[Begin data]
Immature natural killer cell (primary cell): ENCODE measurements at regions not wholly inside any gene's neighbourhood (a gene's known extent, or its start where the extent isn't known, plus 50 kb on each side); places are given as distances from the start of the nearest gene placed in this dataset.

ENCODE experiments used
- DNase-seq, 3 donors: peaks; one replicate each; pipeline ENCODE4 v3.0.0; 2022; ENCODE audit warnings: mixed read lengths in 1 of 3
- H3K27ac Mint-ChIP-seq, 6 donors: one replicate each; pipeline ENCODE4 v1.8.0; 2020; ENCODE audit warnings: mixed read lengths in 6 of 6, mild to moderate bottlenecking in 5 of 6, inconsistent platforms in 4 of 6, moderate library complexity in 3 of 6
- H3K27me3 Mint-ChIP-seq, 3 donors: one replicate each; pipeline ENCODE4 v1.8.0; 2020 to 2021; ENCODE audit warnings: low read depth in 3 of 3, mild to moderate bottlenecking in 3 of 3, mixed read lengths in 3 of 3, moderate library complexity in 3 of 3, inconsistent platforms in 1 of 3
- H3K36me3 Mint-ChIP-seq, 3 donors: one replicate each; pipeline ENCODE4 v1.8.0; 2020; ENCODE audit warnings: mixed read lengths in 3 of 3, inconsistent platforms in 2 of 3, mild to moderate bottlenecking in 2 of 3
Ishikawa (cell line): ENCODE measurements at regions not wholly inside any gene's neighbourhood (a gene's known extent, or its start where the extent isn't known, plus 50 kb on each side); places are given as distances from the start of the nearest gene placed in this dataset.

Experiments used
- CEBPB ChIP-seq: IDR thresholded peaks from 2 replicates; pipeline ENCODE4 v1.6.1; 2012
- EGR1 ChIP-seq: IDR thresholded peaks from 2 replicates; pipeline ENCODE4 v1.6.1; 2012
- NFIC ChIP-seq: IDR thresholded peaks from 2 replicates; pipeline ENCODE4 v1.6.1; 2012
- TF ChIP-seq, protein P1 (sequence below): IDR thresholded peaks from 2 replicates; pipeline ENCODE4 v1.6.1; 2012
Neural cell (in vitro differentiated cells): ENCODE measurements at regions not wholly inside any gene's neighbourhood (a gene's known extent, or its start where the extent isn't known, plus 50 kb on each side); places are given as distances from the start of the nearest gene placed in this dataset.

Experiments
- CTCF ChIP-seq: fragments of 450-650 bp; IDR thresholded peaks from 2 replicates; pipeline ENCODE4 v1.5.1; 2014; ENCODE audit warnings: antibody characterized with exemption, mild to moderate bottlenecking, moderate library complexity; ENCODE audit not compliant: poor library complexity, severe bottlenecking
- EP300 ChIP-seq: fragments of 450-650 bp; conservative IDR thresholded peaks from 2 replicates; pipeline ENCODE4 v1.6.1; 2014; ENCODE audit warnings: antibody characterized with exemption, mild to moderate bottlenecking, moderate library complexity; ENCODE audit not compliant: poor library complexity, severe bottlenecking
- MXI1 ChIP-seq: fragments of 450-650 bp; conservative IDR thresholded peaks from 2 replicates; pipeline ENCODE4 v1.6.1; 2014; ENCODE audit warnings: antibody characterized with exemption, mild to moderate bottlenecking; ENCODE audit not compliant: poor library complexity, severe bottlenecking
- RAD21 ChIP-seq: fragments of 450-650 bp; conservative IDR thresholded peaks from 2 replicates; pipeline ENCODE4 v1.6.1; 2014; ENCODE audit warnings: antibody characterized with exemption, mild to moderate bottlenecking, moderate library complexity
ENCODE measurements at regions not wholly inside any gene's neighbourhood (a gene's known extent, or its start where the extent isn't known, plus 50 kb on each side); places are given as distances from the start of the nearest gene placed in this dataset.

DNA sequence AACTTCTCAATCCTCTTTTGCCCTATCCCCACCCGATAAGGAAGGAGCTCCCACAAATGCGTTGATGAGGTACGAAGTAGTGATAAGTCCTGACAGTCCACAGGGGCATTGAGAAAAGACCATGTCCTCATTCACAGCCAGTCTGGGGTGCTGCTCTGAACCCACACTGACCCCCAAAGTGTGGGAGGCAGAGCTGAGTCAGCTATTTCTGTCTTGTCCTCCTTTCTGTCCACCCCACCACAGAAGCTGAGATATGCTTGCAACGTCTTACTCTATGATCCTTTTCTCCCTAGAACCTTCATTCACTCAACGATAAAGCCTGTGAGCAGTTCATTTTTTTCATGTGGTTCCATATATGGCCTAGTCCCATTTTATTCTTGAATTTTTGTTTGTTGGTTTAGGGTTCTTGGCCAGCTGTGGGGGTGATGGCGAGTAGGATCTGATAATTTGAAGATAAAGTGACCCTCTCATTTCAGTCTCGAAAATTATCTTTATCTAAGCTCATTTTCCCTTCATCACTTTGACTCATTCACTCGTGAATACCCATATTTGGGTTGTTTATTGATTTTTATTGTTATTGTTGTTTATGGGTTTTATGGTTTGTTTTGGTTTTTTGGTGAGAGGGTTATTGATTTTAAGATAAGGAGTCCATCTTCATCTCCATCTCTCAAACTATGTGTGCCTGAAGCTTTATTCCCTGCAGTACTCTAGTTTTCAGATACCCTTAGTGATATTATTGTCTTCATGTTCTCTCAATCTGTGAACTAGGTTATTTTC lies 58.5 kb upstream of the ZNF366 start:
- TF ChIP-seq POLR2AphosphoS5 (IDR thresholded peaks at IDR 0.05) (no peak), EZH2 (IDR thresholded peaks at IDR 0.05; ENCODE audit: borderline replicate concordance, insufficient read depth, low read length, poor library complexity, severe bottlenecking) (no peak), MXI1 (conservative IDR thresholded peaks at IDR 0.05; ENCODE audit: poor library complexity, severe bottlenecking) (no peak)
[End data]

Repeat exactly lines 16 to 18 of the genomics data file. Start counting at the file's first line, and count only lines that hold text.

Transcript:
- EP300 ChIP-seq: fragments of 450-650 bp; conservative IDR thresholded peaks from 2 replicates; pipeline ENCODE4 v1.6.1; 2014; ENCODE audit warnings: antibody characterized with exemption, mild to moderate bottlenecking, moderate library complexity; ENCODE audit not compliant: poor library complexity, severe bottlenecking
- MXI1 ChIP-seq: fragments of 450-650 bp; conservative IDR thresholded peaks from 2 replicates; pipeline ENCODE4 v1.6.1; 2014; ENCODE audit warnings: antibody characterized with exemption, mild to moderate bottlenecking; ENCODE audit not compliant: poor library complexity, severe bottlenecking
- RAD21 ChIP-seq: fragments of 450-650 bp; conservative IDR thresholded peaks from 2 replicates; pipeline ENCODE4 v1.6.1; 2014; ENCODE audit warnings: antibody characterized with exemption, mild to moderate bottlenecking, moderate library complexity